As the SEC confirmed this week, hacking into corporate websites and then trading on that information is more difficult to get away with than one would think. Still, Tim says the democratization of both of these illegal activities is worrying.
Earlier this year, Waters published an entire issue dedicated to cyber crime — and with the US government considering sanctions against China for a recent uptick in breaches, the subject is worth revisiting once again.
Reporting in the last month has also shown that a number of hedge fund traders, using illicit means to gain non-public data on listed companies, traded on inside information using contracts-for-difference (CFDs), instruments that would potentially obscure the crime ... or so they thought.
The US Securities and Exchange Commission announced this week the results of an investigation into the matter, with punitive fines (relative to profits) in the millions levied against a number of small hedge funds found to be executing that new classic trick: the hack-and-trade.
I point this out for a couple reasons. First, these weren't bankers or sales traders who are usually in the enforcement crosshairs; nor are the crimes of the typical white-collar, headline-making variety, like the botched SAC Capital insider trading case.
Instead, they're murky hedge funds — several of which possess connections to one of hacking's great meccas, Ukraine.
This year we've heard multiple times that trading algorithms are being hacked and either manipulated or lifted for ransom ... so it's not too difficult to imagine a hacker of that sophistication breaking into a company's files (or its private equity parent's systems) undetected, looking for quarterly performance numbers a day or two early.
Second, Waters has organized a special cyber briefing next week. Investment management representation for this one is strong, with mainstay firms Lazard, Pine River Capital, New York Life, Mackay Shields, and Blackstone all joining us for the discussion. Evidence enough, then, that cyber is an issue on the buy side as much as it is anywhere else in financial services. [Other end-users are still welcome to register if they're interested.]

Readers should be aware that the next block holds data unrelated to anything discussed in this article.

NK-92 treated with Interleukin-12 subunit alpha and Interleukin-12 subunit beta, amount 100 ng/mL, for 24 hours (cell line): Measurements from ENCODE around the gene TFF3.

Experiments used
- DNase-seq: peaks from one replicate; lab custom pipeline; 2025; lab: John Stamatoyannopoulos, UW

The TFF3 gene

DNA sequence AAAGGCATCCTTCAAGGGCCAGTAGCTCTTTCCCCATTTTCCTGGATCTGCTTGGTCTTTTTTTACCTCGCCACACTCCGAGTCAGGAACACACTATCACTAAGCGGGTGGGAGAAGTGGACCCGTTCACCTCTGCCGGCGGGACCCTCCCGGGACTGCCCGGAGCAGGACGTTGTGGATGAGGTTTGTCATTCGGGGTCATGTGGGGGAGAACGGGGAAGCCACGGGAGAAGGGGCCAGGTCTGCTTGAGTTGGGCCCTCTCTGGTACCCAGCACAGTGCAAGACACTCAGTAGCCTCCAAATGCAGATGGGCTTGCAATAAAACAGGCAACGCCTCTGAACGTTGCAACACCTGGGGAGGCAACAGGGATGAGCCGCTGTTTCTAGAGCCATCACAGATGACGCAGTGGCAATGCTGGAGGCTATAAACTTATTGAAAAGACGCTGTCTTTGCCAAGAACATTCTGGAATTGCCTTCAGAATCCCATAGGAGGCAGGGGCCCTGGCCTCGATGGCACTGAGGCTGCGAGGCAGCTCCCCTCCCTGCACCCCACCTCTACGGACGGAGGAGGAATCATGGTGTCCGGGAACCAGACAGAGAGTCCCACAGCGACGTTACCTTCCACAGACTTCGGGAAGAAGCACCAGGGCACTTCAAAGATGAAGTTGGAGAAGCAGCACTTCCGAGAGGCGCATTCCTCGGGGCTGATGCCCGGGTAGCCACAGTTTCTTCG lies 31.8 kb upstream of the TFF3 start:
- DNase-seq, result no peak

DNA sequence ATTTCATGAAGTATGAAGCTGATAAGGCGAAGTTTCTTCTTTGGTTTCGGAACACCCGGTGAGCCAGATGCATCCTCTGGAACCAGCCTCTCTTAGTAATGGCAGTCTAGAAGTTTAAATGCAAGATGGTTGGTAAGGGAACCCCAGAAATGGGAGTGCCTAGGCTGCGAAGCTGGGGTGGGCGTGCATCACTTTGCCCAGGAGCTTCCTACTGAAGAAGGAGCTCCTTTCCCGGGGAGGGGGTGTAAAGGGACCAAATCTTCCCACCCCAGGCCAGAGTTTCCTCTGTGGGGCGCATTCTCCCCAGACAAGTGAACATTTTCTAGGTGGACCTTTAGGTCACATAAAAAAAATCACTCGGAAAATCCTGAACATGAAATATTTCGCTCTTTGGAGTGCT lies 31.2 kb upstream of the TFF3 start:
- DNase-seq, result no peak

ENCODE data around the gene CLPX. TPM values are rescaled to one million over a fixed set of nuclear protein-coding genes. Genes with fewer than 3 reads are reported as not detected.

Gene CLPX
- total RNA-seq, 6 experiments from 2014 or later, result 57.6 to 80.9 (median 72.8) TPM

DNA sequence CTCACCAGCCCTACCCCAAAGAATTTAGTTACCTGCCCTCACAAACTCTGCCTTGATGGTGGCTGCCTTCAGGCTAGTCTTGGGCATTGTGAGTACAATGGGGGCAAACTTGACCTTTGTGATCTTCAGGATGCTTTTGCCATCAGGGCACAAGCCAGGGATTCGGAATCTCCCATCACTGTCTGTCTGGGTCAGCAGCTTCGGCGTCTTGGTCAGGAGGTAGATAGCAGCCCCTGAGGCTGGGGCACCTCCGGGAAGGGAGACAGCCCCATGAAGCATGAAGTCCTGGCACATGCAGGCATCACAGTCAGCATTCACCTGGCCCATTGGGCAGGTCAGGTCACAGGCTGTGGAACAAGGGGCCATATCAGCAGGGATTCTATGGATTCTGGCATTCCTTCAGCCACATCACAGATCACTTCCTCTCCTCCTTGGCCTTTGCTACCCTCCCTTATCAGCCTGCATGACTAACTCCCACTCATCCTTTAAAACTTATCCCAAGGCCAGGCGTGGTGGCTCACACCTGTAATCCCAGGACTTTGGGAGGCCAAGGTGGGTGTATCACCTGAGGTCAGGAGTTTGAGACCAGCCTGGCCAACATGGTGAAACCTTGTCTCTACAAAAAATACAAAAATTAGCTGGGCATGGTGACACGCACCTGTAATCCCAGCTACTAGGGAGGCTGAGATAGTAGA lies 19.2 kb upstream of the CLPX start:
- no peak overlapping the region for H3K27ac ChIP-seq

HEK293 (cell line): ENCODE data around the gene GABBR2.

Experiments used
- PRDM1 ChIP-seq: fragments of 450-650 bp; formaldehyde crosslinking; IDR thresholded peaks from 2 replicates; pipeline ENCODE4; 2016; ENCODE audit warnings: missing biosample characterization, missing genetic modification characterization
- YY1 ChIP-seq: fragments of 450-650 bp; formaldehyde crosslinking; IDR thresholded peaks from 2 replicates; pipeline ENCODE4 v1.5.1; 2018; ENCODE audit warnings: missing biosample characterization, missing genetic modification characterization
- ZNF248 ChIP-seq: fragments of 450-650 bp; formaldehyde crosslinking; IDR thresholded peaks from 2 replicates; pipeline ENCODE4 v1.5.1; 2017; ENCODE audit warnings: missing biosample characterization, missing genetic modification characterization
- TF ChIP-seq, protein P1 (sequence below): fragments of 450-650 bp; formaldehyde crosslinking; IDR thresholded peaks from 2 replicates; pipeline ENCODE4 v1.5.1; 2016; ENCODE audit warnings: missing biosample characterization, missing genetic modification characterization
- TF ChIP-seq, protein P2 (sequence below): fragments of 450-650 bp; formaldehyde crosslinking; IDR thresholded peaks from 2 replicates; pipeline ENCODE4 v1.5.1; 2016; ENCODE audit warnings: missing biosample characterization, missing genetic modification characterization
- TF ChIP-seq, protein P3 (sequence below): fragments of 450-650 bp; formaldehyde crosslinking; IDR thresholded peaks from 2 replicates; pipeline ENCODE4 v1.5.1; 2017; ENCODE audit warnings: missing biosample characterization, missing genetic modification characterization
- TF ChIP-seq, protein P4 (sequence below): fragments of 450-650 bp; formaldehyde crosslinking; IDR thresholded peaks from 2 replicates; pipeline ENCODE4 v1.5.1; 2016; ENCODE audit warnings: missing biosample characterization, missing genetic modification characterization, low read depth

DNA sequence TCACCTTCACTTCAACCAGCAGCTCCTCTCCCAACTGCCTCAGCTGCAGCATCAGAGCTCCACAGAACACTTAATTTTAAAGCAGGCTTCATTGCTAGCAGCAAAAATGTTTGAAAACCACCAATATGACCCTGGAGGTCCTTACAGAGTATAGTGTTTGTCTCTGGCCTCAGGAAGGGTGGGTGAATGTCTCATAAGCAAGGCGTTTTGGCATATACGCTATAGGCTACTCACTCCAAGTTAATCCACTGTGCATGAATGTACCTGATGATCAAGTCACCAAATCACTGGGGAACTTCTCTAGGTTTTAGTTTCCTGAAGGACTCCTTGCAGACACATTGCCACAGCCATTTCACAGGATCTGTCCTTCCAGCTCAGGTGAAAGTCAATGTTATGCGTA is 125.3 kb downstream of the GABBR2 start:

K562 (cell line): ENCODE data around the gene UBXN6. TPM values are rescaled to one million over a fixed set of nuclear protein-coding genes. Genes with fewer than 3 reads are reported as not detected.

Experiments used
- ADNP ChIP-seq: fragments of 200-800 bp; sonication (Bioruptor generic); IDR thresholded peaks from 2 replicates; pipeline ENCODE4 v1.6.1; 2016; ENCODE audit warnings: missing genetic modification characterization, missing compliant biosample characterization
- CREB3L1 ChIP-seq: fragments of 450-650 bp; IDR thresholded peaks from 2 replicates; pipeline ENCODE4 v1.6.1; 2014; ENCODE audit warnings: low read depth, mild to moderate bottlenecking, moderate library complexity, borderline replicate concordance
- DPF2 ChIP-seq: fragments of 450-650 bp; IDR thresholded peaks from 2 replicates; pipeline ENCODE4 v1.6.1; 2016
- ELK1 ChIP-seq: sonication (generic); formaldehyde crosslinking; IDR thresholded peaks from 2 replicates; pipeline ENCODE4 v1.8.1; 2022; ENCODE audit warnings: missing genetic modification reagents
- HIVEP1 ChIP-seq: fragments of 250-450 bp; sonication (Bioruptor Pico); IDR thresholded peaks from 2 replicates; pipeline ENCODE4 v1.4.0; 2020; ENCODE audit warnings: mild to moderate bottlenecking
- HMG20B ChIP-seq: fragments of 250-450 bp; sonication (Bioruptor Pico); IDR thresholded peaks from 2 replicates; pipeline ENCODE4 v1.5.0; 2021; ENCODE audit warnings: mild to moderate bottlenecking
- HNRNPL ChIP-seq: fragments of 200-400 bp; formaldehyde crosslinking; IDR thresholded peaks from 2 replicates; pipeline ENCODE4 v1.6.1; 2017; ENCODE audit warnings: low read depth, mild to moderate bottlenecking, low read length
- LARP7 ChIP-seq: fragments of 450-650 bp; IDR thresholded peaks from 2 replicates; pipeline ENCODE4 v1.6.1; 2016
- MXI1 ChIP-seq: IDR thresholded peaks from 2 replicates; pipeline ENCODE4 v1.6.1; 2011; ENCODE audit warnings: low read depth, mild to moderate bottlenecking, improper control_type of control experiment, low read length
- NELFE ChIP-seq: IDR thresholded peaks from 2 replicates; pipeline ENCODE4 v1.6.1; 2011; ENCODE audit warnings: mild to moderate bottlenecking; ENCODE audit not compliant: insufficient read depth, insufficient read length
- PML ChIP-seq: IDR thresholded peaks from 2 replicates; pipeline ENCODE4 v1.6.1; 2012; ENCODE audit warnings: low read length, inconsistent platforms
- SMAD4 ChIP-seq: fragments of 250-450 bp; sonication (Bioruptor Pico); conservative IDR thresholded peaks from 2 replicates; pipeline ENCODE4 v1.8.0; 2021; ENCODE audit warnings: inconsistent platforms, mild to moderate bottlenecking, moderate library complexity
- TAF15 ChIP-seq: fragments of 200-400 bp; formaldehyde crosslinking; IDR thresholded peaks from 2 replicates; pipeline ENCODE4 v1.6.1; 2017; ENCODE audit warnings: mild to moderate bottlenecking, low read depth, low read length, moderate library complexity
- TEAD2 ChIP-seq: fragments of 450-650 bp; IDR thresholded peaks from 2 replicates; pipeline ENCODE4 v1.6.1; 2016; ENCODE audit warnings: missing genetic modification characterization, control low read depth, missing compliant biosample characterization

Raising the Stakes
Why is this particular case important?
Well, to start with, it demonstrates the evolution of cyber — and not just in the sense that investment managers are now aware of it, whether as targets or (these days) participating in it.
For our dedicated issue this spring, I profiled Blackstone CISO Jay Leek, and one of his strongest points was around the changing nature of the threat his firm faces.
It's not an enemy looking to make a political point with a disruption or ruin some hardware, so much as one stealthily trolling around for actionable information.
Indeed, this year we've heard multiple times that trading algorithms are being hacked and either manipulated or lifted for ransom ... so it's not too difficult to imagine a hacker of that sophistication breaking into a company's files (or its private equity parent's systems) undetected, looking for quarterly performance numbers a day or two early.
So far as the CFDs are concerned, the case also illustrates the lengths traders are willing to go in their attempts at masking these crimes.
Insider trading, of course, has long been a securities law violation in search of genuine definition — the SAC case demonstrated that.
But once it is detected, stealing information electronically (as opposed to, say, overhearing a CFO whispering to a colleague) is a fairly black-and-white case. While the hackers had no problem heisting the information, it seems that this time around, sloppiness on the part of hedge fund owners and their method of actually procuring the information broke the investigation open.
Mild Relief ... For Now
The contour of this case will do nothing to dissuade CISOs of the need to modernize their cyber defenses. Hopefully another finance-meets-cyber headline gets their board members' attention. Meanwhile, for those who worry about the regulators' ability to uncover these kinds of crimes, it comes as perhaps is a mild relief.
But ultimately, it leaves me wondering: if these are the lengths bad actors are willing to go — combining not one but two lurid activities in an attempt at securing a windfall, what's next?
To what extent is cyber going to be at the heart of financial crime of all kinds in 2020, and should we be thinking about ways of dealing with it now, rather than waiting for the other shoe to drop?
Anthony and James delve into how the systematic internalizer regime is shaping up, and then examine the regtech sector.Subscribe to Weekly Wrap emails